Why On Earth??

Why On Earth??

April is the month our nation celebrates Earth Day. As we Santa Barbara locals know, the first Earth Day was in 1970, mere months after the event that inspired it – the Santa Barbara Oil Spill of 1969.


Uh oh – why on earth would a non-profit that supports ongoing oil and gas exploration and production want to highlight the first polluting incident that made the country look negatively at that very industry?


Why on earth, indeed…


Exactly!!!  It’s because of the earth – and the fact that we care about its health and sustenance as much as any other Santa Barbara-based environmental non-profit – that we started our organization six years ago and, more recently, this blog.


Earth Day started a movement that galvanized a nation, and rightly so. The reaction to the 1969 spill was also the impetus behind the passage of the National Environmental Policy Act (NEPA) of 1969, as amended (Pub. L. 91-190, 42 U.S.C. 4321-4347, January 1, 1970, as amended by Pub. L. 94-52, July 3, 1975, Pub. L. 94-83, August 9, 1975, and Pub. L. 97-258, § 4(b), Sept. 13, 1982) (CEQ 2013). NEPA requires the formal evaluation of the environmental impact of any federal action. California was one of the first states to follow suit, and passed the parallel California Environmental Quality Act (CEQA) for state project review (California Public Resources Code [Sections 21000 et.al.]) (State of California 2013). For California, this meant that every state or federal oil and gas project planned in California would be evaluated for impacts on air, water, geology, biological resources, cultural resources, and economics. It also required that alternatives to the proposed action (including no action) be created and evaluated, and that the public would have input. Mitigations could be proposed, but would likely not win approval in the process unless they reduced impacts to minimal.


Why on earth bring up legislation that reviews oil industry projects? Because it’s important to evaluate the impact to the earth from human activities.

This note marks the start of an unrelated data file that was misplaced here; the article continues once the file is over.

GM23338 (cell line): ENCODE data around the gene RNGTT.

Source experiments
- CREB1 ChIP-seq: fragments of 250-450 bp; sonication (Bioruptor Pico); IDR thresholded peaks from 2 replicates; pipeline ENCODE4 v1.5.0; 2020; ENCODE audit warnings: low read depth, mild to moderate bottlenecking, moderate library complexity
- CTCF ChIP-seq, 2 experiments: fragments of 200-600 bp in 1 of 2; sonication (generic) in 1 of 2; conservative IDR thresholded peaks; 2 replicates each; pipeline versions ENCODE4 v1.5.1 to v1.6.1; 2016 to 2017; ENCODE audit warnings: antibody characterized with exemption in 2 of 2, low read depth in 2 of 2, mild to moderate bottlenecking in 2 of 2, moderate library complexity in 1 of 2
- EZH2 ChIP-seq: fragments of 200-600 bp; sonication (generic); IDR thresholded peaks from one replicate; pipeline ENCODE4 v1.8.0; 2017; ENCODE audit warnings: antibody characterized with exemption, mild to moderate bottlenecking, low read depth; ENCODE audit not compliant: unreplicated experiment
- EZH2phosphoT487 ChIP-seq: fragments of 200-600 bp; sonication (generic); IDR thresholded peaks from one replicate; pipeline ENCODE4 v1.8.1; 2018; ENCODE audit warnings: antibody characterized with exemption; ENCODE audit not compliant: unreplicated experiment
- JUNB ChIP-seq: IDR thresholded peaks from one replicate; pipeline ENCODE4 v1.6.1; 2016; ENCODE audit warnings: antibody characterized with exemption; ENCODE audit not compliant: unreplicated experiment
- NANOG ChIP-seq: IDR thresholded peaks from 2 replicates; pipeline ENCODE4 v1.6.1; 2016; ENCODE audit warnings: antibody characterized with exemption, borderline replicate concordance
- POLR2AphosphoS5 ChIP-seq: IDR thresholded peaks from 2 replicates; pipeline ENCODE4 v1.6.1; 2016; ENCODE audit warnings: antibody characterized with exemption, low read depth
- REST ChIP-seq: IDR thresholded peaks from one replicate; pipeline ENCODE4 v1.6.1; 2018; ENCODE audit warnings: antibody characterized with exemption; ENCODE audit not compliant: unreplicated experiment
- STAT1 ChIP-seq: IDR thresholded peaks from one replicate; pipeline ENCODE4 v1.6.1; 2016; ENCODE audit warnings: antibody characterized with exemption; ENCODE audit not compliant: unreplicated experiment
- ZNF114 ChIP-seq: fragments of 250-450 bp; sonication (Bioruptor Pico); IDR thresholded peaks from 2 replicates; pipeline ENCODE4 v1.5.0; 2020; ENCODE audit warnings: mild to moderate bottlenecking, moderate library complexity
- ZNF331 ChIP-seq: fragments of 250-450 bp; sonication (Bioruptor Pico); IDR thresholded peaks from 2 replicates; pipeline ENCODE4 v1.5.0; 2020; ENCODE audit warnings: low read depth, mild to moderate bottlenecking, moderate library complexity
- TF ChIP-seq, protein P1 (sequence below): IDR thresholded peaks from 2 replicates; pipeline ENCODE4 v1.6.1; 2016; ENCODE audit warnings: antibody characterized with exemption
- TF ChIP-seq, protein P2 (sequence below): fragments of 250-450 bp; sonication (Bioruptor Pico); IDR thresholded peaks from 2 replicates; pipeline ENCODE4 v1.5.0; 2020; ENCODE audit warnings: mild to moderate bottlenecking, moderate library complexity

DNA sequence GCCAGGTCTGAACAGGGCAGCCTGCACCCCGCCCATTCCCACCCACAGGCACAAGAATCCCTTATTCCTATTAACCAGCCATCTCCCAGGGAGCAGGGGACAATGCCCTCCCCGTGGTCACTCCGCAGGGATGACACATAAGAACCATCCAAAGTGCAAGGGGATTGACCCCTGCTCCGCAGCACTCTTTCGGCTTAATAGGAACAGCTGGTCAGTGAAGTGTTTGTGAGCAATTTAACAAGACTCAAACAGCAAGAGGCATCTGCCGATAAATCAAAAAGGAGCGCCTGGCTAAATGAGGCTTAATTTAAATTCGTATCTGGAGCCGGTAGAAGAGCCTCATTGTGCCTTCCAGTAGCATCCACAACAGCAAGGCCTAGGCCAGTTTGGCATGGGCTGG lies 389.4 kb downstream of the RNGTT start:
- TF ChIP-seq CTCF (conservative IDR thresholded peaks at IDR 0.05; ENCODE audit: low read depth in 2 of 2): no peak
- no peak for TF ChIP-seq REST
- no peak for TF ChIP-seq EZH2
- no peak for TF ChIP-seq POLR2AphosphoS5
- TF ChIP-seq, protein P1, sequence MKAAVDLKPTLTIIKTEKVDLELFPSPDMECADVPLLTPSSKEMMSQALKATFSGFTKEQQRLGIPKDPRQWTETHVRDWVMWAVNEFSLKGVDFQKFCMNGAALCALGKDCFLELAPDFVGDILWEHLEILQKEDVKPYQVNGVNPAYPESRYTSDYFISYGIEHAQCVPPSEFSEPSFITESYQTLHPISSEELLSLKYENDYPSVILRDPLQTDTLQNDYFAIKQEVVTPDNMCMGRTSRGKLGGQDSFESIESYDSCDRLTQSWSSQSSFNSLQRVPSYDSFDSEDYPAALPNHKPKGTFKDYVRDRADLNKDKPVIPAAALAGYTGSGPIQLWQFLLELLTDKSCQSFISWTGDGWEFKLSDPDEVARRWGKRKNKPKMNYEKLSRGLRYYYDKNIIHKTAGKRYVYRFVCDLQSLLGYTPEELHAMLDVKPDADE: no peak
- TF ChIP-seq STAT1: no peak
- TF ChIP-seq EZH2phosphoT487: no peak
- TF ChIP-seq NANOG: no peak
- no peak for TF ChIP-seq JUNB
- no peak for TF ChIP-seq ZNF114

AND because, in California, NEPA and CEQA review applies to ALL projects – not just oil and gas.


The fact that seems to get lost in any discussion of oil versus renewables is that every project has impacts. The challenge is to find the project that provides the desired outcome with the least environmental impact.


SO – how on earth do we get the energy we need to support the US economy and our lives without negatively impacting the planet?


Well, we all know that, with the risk of spills, drilling for oil is bad – right? Especially in Santa Barbara, since we already had that big spill – right?  Why on earth would we want oil drilling in Santa Barbara?


An important part of NEPA and CEQA is siting – the right project for the right location. Santa Barbara has the second largest natural oil seeps in the world. No one wants an oil spill, because it is bad for the environment. But, in Santa Barbara, oil is constantly spilling into the environment. It is estimated that oil seepage for a single 6-mile stretch, including Coal Oil Point, averages 10,000 gallons (240 barrels) of oil each day. Every 12 months, about 86,000 barrels of oil seep into the ocean – the equivalent of the quantity released during the 1969 spill (soscalifornia.org).  In addition, hydrocarbon offshore seeps are the largest source on air pollution in Santa Barbara County (APCD 2007).


Studies have shown that oil exploration reduces the rate of seepage. Hornafius et al. (1999) studied marine hydrocarbon seeps in the Santa Barbara Channel, and stated, “The decrease in hydrocarbon seepage rate near platform Holly, possibly due to the reduction in subsurface reservoir pressure, suggests that oil production here has resulted in unexpected benefit to the atmosphere and the marine environment….On a local level a reduction in seepage due to oil production can have a profound effect on the air and water quality.”


An accidental spill would be just that – a possible outcome of a project but not the intention of the project. In fact, a blowout such as that which occurred in 1969 is now a remote possibility given the significant improvements in technology over the last four decades.


But why on earth would anyone support oil drilling when renewables are so much less polluting overall?